So now why I am laying this all out there? Because just like my grandparents made things easy for their daughters-in-law, I like to continue the family tradition of easy. And so when my sister-in-law introduced me to this awesome salad dressing, which may or may not be sold exclusively at Costco, I knew that it was going to be part of my standard-one-dish-Shabbos-lunch-chicken-thing. The salad dressing is called Vidalia Onion Salad Dressing from Oak Hill Farms and is just so yummy, I could almost drink it. Whenever we have company and do "fancy" chicken, which for me is corn-flake-chicken, I use this salad dressing instead of eggs or mayo under the corn flakes. And company always asks for the recipe. I like that.
And so when we don't have company, I pour brown rice into a really big rectangular pyrex, throw in some vegetables, like sweet potatoes and zucchini and onions, put the now clean chicken on top and pour this salad dressing over the whole thing. Add water for the rice, cover the whole thing with foil and bake at 400 degrees for 1 hour. Uncover and bake some more, until the chicken is cooked and appears to be roasted. And everyone eats - some people like rice and some people like vegetables and everyone likes chicken. And I like that there is only pan to wash after Shabbos.
Oh yeah, the salad dressing works really well on salad too, but that's so boring.
So this Shabbos is kind of still like Shabbos Chanukah, just without the candles and oil and stuff, cause really, the house is still decorated, the menorahs are still out and the kids are still playing with their gifts.
And the best gift the kids' received?
The Buzz-Lightyear guy?
The Sticky Mosaics?
The baby stroller that's nicer than the one I push?
The little kitchen that's nicer than my kitchen?
Good guess, but no.
They got coupons. On the first day of Chanukah I mailed each kid a letter with a coupon inside, good for a trip to Dunkin Donuts, alone, with just mommy or abba. I figured whatever day they showed up in the mailbox would be the day they got to have that as a present. They were so super-excited to get mail, it was almost too funny to watch. Josh brought the mail in when he came home from work and made a huge deal out of how some people got mail and what could it be?!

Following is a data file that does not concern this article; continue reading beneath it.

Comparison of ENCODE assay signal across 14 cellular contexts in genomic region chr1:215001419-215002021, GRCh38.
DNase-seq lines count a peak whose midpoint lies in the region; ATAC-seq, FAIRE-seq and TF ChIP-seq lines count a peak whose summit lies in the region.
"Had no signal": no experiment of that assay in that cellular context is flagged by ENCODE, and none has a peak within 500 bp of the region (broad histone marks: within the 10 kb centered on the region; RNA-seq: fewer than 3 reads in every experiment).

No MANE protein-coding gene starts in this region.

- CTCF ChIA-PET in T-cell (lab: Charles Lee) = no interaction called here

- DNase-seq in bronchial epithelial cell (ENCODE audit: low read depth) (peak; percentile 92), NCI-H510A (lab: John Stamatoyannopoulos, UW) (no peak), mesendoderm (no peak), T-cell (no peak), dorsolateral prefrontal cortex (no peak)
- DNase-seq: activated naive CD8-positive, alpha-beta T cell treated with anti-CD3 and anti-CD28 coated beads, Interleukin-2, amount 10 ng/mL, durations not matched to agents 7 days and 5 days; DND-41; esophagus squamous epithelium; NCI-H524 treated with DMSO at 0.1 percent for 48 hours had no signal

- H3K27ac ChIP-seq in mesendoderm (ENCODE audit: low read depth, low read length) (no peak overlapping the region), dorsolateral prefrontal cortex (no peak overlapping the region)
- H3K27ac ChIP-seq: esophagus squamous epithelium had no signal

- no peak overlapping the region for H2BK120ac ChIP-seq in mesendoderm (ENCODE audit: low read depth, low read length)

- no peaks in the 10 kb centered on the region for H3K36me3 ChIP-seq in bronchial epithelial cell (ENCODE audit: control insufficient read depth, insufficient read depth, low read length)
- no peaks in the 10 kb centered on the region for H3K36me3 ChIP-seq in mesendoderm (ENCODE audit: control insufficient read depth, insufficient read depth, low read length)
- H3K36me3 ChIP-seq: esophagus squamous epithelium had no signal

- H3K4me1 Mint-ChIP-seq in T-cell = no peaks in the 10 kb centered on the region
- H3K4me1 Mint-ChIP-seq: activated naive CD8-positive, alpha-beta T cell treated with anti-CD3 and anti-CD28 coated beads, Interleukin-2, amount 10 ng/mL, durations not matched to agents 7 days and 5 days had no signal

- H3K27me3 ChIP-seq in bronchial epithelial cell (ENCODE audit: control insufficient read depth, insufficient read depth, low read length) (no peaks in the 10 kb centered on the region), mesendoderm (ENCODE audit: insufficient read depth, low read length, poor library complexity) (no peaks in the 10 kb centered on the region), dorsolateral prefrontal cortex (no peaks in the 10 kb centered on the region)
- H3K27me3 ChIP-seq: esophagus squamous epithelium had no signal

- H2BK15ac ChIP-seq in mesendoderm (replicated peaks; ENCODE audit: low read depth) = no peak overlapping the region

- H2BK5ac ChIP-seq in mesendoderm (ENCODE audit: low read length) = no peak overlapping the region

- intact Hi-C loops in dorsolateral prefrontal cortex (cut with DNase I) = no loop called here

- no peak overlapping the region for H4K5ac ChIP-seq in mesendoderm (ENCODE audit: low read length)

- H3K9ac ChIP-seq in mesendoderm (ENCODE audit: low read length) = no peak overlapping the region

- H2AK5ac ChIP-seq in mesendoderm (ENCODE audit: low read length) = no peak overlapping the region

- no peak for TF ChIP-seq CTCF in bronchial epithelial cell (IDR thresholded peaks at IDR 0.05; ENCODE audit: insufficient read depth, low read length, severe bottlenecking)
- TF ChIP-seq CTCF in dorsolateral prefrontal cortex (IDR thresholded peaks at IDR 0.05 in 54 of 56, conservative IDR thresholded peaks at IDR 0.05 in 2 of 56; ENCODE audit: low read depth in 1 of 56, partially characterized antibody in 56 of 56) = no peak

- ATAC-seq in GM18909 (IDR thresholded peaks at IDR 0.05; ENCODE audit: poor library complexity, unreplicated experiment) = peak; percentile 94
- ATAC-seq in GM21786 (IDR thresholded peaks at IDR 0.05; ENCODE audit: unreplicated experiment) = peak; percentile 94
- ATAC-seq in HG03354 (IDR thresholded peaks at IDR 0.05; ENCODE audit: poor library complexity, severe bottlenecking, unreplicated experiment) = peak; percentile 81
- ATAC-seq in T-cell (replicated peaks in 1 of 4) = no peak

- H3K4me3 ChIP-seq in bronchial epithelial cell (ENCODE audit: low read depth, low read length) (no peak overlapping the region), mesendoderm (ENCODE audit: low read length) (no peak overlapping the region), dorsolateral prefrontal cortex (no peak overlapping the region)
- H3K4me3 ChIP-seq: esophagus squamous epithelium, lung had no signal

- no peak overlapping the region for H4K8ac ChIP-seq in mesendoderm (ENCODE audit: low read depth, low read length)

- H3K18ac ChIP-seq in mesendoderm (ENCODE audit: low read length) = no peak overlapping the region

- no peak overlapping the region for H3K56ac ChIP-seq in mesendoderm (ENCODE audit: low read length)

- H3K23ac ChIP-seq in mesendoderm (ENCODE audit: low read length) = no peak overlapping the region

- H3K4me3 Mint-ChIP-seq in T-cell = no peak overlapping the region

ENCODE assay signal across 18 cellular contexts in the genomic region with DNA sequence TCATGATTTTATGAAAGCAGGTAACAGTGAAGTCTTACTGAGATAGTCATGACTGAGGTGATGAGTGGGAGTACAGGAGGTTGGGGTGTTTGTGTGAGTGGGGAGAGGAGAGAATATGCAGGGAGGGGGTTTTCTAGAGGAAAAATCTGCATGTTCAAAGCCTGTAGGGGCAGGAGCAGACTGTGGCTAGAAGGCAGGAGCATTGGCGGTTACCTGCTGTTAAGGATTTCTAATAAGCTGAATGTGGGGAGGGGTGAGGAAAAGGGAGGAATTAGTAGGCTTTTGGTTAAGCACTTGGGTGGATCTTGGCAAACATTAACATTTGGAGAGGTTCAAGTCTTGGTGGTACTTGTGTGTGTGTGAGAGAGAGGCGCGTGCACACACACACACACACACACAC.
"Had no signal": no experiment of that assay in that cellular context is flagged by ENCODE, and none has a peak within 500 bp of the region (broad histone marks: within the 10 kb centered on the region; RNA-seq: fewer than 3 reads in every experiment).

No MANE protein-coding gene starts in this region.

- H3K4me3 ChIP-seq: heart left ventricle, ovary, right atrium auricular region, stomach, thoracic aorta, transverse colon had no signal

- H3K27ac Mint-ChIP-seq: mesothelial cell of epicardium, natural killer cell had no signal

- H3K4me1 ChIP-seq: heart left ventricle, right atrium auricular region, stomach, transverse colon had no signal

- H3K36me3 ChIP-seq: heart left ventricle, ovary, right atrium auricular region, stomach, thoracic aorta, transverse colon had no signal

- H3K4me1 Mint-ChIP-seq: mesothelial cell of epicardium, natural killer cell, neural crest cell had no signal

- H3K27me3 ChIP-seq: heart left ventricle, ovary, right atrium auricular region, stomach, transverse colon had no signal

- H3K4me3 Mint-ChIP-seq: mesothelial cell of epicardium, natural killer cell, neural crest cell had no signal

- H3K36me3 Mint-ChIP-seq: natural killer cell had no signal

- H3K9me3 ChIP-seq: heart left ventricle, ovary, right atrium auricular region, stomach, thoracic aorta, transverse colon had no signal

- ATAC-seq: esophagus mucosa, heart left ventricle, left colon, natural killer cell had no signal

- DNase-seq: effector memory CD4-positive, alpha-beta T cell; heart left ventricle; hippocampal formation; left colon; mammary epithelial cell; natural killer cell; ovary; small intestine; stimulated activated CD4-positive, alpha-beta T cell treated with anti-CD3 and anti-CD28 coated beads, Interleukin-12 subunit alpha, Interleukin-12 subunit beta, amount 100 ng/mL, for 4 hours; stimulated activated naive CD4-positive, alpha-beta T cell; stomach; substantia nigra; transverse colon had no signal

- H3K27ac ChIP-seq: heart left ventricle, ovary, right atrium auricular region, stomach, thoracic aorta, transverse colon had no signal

And the funny part is, I made the coupons on the computer and printed them out. Mailed them out and the whole thing cost me the price of three stamps, whatever that is. But even funnier is that the kids put their coupons on the fridge and look at then all the time, asking me to read it to them again and again, but so far not one of them has asked to go get a donut. And these are kids that would sell their baby sister for a donut. Are they not understanding the concept of the coupon? Are the coupons so pretty that they don't want to part with them? Do they not want to go get a donut with just me or Josh? I have no idea, but I am definitely filing this coupon idea away for next year.
And then there are the morahs. The school collects money and every teacher gets a nice gift card from the whole class. We usually give them something small anyway, just because, well, partly because I like to have an excuse to make cute things and partly because I am amazed at the lengths the teachers in this school will go for a kid, at least the teachers we have had so far.
So this year we were going to make chocolate lollipops. We had the chocolate, the lollipop sticks, the molds, the little lolly bags and the ribbon. We were set. I started making the lollipops the other day and set them on one of those metal cooling racks used for cooling cakes. So when the lollies came out of the fridge and popped out of the molds, they were lined up on the cooling rack on the dining room table, like lollipops on parade. I knew how many lollies I needed and I was counting as I was going. And yet there seemed to never be enough chocolates. What the heck was going on? Maybe I really was losing it? And then I saw a chocolate handprint on the wall and it all came together. Every time a kid walked by the dining room they swiped a lolly. They didn't eat them all, but they ate enough so that even if I made lollipops with every morsel of chocolate I had in the house, I still would not have had enough to fill the bags I bought for the teachers.
And now Chanukah is over and the thrill of melting things is gone. So morahs, we're sorry, we love you - just know your lollies were very tasty. We hope you still love us. And just think, Purim will be here soon. We'll catch you then.